Eleven AGs Support Group’s Objection to Google Consumer Privacy Class Action Settlement
This week, 11 state attorneys general filed an amicus brief in support of the Competitive Enterprise Institute’s Center for Class Action Fairness (CCAF) and its objection to a consumer privacy class action settlement involving Google because it provides millions of dollars to attorneys and zero dollars to the class.
CCAF attorneys argue that the settlement is also improper and unfair because it gives funds to class counsel’s favorite third-party organizations through cy pres, when it’s feasible to distribute the funds to class members through a claims process. The cy pres payments also create a clear conflict of interest due to pre-existing relationships since Google regularly donates to four of the six organizations, and class counsel is the chairperson of the board of a fifth.
The state attorneys general agree with CCAF that the feasibility of distributing funds depends on whether it’s impossible to distribute funds to some class members, not whether it’s possible to distribute to all class members. According to CCAF director and senior attorney, Ted Frank, this is an important distinction that helps prevent nearly every class-action settlement from turning into an abusive cy-pres-only settlement, which harms class members.
“This case is an important test of whether courts will stand up against abusive cy pres settlements,” said Frank. “It is gratifying to have a coast to coast bipartisan coalition of state attorneys general to stand with us on the important principles here.”
SCOTUS to Decide Status of Whistleblowers Under Dodd-Frank
The U.S. Supreme Court will decide next term whether whistleblowers who report concerns within their companies are entitled to sue under the robust anti-retaliation provisions of the Dodd-Frank Act, even though Dodd-Frank elsewhere identifies whistleblowers as employees who tell the government about corporate wrongdoing. But when it comes to whistleblowers, defining who qualifies for which protections isn’t Dodd-Frank’s only inconsistency.
A new decision by a federal judge in Madison, Wisconsin, exposes a weird discrepancy in how Dodd-Frank deals with whistleblowers whose employment contracts include mandatory arbitration provisions. As it turns out, the law explicitly says whistleblowers cannot be forced to arbitrate anti-retaliation claims under the Sarbanes-Oxley Act – but Dodd-Frank does not specifically address whether employers can compel whistleblowers to arbitrate their anti-retaliation claims under Dodd-Frank itself.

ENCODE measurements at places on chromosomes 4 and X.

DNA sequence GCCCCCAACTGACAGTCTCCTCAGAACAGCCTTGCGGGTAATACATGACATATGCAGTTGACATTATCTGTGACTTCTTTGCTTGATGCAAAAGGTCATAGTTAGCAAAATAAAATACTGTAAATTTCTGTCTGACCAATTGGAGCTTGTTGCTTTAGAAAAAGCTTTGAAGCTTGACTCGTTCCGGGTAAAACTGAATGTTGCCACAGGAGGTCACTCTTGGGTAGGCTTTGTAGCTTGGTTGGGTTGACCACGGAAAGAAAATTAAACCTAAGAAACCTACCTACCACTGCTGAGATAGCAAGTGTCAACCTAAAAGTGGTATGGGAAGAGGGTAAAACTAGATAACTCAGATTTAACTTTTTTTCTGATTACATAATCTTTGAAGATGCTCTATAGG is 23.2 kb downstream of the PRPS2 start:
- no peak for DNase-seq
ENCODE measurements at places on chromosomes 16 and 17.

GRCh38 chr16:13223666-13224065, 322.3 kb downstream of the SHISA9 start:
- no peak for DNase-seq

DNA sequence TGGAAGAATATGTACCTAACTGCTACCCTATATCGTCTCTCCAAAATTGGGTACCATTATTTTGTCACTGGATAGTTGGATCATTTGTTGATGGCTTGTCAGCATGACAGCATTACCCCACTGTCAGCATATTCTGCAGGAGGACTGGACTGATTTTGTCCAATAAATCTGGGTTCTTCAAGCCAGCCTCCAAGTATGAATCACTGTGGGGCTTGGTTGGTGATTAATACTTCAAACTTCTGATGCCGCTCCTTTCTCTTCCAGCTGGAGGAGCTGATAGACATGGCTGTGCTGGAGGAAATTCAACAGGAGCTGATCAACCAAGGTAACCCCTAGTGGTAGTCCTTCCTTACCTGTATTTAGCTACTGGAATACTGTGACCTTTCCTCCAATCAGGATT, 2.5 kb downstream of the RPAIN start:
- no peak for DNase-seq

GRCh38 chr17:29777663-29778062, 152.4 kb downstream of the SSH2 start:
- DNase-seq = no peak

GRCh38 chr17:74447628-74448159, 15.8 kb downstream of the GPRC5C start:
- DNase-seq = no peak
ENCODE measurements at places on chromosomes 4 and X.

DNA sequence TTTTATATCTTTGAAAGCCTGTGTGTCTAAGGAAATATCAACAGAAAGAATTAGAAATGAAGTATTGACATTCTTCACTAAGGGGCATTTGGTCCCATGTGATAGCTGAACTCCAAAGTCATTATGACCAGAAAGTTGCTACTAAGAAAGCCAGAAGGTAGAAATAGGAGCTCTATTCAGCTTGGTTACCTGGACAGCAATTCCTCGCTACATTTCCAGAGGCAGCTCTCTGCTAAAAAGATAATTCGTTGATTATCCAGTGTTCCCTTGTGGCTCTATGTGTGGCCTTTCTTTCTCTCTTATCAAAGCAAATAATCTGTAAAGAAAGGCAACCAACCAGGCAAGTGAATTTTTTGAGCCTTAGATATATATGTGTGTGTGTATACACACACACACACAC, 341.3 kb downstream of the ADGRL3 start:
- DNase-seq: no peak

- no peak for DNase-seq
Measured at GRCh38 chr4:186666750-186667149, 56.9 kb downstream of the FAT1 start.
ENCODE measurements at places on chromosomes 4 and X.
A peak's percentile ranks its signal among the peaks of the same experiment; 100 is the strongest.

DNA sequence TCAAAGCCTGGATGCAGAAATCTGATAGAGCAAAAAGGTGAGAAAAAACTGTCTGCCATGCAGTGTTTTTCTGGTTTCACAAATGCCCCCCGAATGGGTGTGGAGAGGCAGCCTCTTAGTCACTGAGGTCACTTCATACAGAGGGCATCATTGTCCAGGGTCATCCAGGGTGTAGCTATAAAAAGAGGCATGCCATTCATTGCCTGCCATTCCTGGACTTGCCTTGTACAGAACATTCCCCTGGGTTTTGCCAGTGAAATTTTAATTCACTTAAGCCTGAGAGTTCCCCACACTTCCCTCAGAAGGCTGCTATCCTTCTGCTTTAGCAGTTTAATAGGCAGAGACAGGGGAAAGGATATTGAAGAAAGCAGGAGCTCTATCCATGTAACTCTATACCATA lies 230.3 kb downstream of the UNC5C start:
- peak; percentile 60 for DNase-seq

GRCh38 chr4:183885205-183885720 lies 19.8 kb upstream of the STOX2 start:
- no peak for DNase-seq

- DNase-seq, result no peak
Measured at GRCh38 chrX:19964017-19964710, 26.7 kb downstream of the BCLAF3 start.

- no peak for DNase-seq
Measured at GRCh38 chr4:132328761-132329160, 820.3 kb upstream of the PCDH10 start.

SCOTUS Adopts Rule for Discovery Sanctions Set Forth by Shook Hardy’s Phil Goldberg
he Supreme Court of the United States ruled in Goodyear Tire & Rubber v. Haeger that discovery sanctions must be causally tied to the alleged misconduct. The unanimous ruling endorsed the position submitted to the court by Shook’s National Amicus Practice Co-Chair Phil Goldberg in an amicus brief filed on behalf of the National Association of Manufacturers.
In the case, Goodyear was fined $2.7 million for an alleged discovery violation, which comprised all of the plaintiff’s attorney’s fees and costs after the alleged violation occurred. Shook’s amicus brief explained the legal deficiency with this ruling, namely that the trial court abrogated its responsibility to tie the fee-shifting sanction to only those fees caused by the alleged violation. Instead, it simply awarded all of the fees and costs “incurred after the alleged discovery violation.” The Ninth Circuit Court of Appeals then “accepted this post hoc ergo propter hoc fallacy of whatever happens after an event can be attributed to the event.” Determining which fees and costs are causally connected to the alleged misconduct is necessary because “any amount paid to another party for attorney fees and costs not caused by one’s alleged misconduct is punitive and, therefore criminal in nature.”
In vacating the sanction, the Supreme Court highlighted these points. It stated that, here, the trial court’s sanctions established a “temporal limitation, not a causal one,” which it called “wide of the mark.” Rather, a district court must determine which fees and costs the innocent party “would not have incurred but for the bad faith.” “In other words, the fee award may go no further than to redress the wronged party ‘for losses sustained’; it may not impose an additional amount as punishment for the sanctioned party’s misbehavior. To level that kind of separate penalty, a court would need to provide procedural guarantees applicable in criminal cases, such as a ‘beyond a reasonable doubt’ standard of proof.” (Internal citation omitted).
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